So it went up to the Supreme Court, as cases normally do when part of a federal statute is struck down. And during oral argument is the first time ever where Justice Kagan really changed the trajectory of this case and really challenged everyone's assumptions about what this case was about. The plaintiff, Eric Brunetti himself, or the person trying to get his trademark registered, essentially accepted the conventional wisdom that immoral or scandalous is a synonym for profanity and fought the case on that assumption. The government, likewise, in their briefing, they simply brushed over the possibility that immoral or scandalous could reach further than just profanity and assumed that. And the Federal Circuit essentially assumed that as well, going along with what had been the general case law in the Federal Circuit.
But then Justice Kagan at oral argument took a step back and said, "Well, you know," she famously said, "we're all textualist now." And she says, "What are we supposed to be doing here? Are we supposed to be looking at the statutory words? Are we supposed to be looking at the standard that the Federal Circuit has given to explain those words? Or are we supposed to just be looking at the commitments that Trademark Office has made as to what they're going to be doing going forward, that they're only going to apply it to profanity?" And she went on to say, "Look, immoral means, on its face, against popular morality." And that sounds like viewpoint discrimination to her.
And it didn't help matters that if you look at the actual decision making process in the Trademark Office, a lot of the denials they made really did look like they were viewpoint based, even if they claimed they were only basing it on mode of expression, so only focusing on profanity. If you look at even Eric Brunetti's trademark application itself and the reason it was denied, the examining attorney did a google image search of F-U-C-T and noted that he found his mark was used in advertising that had strong and often explicit sexual imagery that objectifies women and offers degrading examples of extreme misogyny with themes of nihilism, antisocial imagery, and dozens of examples of other images lacking in taste. And when you listed to that, that also kind of sounds like it's viewpoint based, that part of the reason it was denied was nihilism, antisocial viewpoint.
And a lot of people didn't know what to make of what Kagan had said because for 100 years, we just sort of assumed that really all this did was extend to profanity. And based on the rest of oral argument, a lot of commenters thought that this was going to go the other way, that unlike Matal v. Tam, the Court was going to find that profanity does not express a viewpoint, it's simply an intensifier, something you add to mean you really mean something or you're really angry about it, and that on that basis, it's essentially not that important to expression, and that perhaps the government -- which have compelling enough justification to discourage the use of profanity in the public square by not registering trademarks.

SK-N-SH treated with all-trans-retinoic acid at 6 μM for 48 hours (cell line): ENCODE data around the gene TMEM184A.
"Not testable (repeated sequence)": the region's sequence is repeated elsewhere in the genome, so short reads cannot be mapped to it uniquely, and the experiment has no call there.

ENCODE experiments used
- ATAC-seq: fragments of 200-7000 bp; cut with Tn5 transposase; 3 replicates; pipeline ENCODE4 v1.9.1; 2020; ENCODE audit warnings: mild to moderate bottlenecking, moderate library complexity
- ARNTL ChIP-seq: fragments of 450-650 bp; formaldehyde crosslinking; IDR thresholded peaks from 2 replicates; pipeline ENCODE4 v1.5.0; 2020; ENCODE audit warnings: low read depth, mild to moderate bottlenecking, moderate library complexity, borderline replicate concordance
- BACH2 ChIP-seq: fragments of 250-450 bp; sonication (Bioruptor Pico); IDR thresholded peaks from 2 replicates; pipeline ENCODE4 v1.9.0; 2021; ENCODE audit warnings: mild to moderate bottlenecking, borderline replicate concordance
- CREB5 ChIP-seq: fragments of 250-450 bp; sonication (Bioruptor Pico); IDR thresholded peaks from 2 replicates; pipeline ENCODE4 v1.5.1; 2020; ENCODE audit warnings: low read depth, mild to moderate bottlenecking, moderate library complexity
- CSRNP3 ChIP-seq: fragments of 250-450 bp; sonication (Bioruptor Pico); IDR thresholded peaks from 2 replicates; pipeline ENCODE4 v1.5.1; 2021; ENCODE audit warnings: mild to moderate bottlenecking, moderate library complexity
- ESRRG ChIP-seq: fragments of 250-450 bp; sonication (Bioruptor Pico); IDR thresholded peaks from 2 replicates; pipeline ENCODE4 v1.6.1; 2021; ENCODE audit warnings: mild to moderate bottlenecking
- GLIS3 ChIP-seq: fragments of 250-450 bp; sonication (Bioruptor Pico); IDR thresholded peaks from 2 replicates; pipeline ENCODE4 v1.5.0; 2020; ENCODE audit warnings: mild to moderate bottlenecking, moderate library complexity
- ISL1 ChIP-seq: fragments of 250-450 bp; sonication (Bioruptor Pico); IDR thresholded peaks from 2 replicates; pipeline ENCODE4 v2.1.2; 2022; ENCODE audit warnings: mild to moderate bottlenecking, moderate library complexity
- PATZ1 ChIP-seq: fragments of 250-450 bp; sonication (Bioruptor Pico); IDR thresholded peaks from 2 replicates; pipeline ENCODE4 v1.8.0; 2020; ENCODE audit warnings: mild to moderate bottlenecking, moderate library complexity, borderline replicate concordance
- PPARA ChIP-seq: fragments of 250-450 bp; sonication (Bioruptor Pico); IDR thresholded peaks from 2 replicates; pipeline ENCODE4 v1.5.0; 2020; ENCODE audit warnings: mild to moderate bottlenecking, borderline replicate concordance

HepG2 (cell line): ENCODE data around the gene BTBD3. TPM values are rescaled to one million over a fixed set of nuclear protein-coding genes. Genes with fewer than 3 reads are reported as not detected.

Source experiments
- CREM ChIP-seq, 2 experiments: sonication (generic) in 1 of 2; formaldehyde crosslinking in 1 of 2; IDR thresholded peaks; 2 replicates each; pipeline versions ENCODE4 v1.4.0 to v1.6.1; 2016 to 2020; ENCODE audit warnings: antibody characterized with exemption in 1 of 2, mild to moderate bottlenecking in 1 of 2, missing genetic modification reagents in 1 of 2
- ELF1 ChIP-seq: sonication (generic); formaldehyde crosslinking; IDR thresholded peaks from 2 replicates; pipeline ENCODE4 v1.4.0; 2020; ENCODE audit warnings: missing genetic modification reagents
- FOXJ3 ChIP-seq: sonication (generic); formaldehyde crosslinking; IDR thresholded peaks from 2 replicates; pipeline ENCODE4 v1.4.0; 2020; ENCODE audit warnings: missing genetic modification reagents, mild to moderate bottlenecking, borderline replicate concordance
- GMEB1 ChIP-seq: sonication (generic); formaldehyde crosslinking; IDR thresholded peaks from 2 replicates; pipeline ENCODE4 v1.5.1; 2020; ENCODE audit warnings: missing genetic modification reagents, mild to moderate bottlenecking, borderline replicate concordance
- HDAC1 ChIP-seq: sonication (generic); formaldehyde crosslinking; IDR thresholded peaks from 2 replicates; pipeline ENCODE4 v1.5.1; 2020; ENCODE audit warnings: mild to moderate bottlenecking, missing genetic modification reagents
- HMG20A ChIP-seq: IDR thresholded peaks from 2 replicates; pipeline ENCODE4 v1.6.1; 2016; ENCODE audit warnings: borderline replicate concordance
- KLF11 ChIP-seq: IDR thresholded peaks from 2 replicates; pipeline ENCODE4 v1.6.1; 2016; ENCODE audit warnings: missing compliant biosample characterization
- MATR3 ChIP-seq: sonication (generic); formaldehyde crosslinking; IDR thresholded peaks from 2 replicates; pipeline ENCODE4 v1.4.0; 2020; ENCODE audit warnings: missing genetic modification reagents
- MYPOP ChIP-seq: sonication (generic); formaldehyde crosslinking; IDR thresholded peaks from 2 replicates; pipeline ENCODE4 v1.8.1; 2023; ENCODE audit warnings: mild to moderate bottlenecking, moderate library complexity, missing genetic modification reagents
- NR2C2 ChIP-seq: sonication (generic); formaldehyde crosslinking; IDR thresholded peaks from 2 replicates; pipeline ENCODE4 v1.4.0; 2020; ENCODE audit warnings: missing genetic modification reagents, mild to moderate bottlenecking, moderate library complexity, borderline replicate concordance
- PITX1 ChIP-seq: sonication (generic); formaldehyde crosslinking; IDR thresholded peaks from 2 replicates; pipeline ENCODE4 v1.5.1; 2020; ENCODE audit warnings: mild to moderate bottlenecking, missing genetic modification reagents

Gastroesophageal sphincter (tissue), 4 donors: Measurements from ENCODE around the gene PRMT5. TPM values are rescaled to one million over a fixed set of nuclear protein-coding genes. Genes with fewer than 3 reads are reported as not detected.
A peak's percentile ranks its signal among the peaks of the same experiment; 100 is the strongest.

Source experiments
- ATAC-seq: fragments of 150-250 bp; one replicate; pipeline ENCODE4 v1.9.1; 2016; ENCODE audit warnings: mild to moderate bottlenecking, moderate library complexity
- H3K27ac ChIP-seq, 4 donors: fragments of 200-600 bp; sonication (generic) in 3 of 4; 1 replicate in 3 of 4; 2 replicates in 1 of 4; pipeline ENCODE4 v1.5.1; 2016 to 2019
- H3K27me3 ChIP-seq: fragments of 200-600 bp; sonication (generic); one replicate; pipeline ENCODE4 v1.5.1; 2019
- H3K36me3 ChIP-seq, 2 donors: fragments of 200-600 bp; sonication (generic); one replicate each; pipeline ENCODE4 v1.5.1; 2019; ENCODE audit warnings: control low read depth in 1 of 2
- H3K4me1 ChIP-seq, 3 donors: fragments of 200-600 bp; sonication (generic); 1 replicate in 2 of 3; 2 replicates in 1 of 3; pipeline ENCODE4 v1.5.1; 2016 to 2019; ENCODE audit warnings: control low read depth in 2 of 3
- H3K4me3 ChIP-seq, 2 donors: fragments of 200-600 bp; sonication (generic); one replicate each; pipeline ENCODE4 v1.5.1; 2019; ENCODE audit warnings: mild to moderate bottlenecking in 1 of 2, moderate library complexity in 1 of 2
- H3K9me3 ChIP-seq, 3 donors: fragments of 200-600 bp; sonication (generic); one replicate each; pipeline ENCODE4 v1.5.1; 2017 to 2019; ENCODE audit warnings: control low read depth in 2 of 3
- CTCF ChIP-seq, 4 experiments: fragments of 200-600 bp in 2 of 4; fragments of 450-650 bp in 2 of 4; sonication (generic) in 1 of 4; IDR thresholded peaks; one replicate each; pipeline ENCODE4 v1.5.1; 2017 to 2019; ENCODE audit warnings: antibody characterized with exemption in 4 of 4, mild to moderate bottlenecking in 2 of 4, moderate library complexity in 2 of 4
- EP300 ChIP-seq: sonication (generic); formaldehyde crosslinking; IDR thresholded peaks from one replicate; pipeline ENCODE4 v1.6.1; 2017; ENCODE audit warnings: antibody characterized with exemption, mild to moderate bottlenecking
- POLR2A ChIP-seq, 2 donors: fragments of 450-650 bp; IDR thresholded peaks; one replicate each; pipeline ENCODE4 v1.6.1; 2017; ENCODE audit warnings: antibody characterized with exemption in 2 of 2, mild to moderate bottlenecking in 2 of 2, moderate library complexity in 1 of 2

So the opinion comes down, and Justice Kagan does, in fact, write the majority opinion, joined in full by six other Justices. And what the opinion says is that they're essentially going to reject the statutory interpretation that the Federal Circuit had used for about 100 years and actually just go back and look at the statute afresh. This is the first time the Supreme Court has looked at the statute, and if you simply look at the dictionary definitions of immoral and scandalous, they clearly are viewpoint based. And no amount of assurances on the part of an agency that they're going to narrow it can change that textual fact.
As she put it in the opinion, "We cannot accept the government's proposal to limit those words because the statute says something markedly different." And she noted that although there is a cannon of construction that, if possible, you should interpret a statute to make it constitutional, if such a statute -- if such an interpretation is reasonable, she says, "We cannot rewrite a law to conform it to constitutional requirements." And she found that to limit it to just profanity would not be to just interpret the law, but it would really be to rewrite it. And so once again, the Court found that taking those words on their face, just like the disparagement clause that was struck down in Matal v. Tam, the -- both immoral and scandalous are viewpoint-based distinctions.
And interestingly, once again, no part of the majority came to a conclusion as to exactly how to justify where trademark registration fits in our First Amendment universe. Is it a subsidy? Is it government? Is it a limited public forum that the government has set up like a school? They said, once again, "We're not going to touch that question." And in fact, the six-Justice majority contained Justices from both of the two four-Justice pluralities in Tam. And it had one parenthetical in the majority opinion in Brunetti that says, in particular, no majority emerged to resolve whether a Lanham Act bar is a condition on a government benefit or a simple restriction on speech.
Now, there was one concurring opinion by Justice Alito, and then several that concurred in part and dissented in part. Justice Alito's was essentially to stress that he found if the Act were rewritten and repassed to apply only to profanity that such a law would easily pass muster. And in fact, he took the opportunity to say that profanity plays no real part in the expression of ideas, and as commonly used today, quote, "generally signifies nothing except emotion and a severely limited vocabulary."